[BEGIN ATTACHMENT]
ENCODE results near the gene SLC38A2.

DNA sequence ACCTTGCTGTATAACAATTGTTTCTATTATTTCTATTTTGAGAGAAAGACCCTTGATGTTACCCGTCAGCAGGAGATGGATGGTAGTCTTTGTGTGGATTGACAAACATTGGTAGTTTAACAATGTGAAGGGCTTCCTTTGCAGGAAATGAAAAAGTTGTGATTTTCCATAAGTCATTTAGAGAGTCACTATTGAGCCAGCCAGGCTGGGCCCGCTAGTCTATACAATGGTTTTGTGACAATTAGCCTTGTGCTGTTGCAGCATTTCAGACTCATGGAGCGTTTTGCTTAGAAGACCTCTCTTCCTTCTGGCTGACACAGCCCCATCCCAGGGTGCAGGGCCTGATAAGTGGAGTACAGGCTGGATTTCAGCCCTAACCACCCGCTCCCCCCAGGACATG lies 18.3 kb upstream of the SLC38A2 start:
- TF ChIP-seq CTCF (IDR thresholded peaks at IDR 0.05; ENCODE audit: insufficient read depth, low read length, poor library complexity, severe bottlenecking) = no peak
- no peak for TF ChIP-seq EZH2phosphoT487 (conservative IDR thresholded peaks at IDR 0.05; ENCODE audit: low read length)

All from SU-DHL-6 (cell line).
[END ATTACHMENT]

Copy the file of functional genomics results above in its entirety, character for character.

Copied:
ENCODE results near the gene SLC38A2.

DNA sequence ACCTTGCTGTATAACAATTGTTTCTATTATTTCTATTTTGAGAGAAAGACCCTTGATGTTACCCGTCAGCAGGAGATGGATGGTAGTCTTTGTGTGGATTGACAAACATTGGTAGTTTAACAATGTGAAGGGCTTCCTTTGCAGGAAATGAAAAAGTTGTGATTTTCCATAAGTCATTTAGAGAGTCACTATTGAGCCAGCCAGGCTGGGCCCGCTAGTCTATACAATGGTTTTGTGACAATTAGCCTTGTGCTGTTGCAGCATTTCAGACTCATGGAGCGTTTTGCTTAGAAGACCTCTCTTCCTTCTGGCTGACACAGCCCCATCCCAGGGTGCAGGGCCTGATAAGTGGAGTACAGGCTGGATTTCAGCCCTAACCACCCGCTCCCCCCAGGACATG lies 18.3 kb upstream of the SLC38A2 start:
- TF ChIP-seq CTCF (IDR thresholded peaks at IDR 0.05; ENCODE audit: insufficient read depth, low read length, poor library complexity, severe bottlenecking) = no peak
- no peak for TF ChIP-seq EZH2phosphoT487 (conservative IDR thresholded peaks at IDR 0.05; ENCODE audit: low read length)

All from SU-DHL-6 (cell line).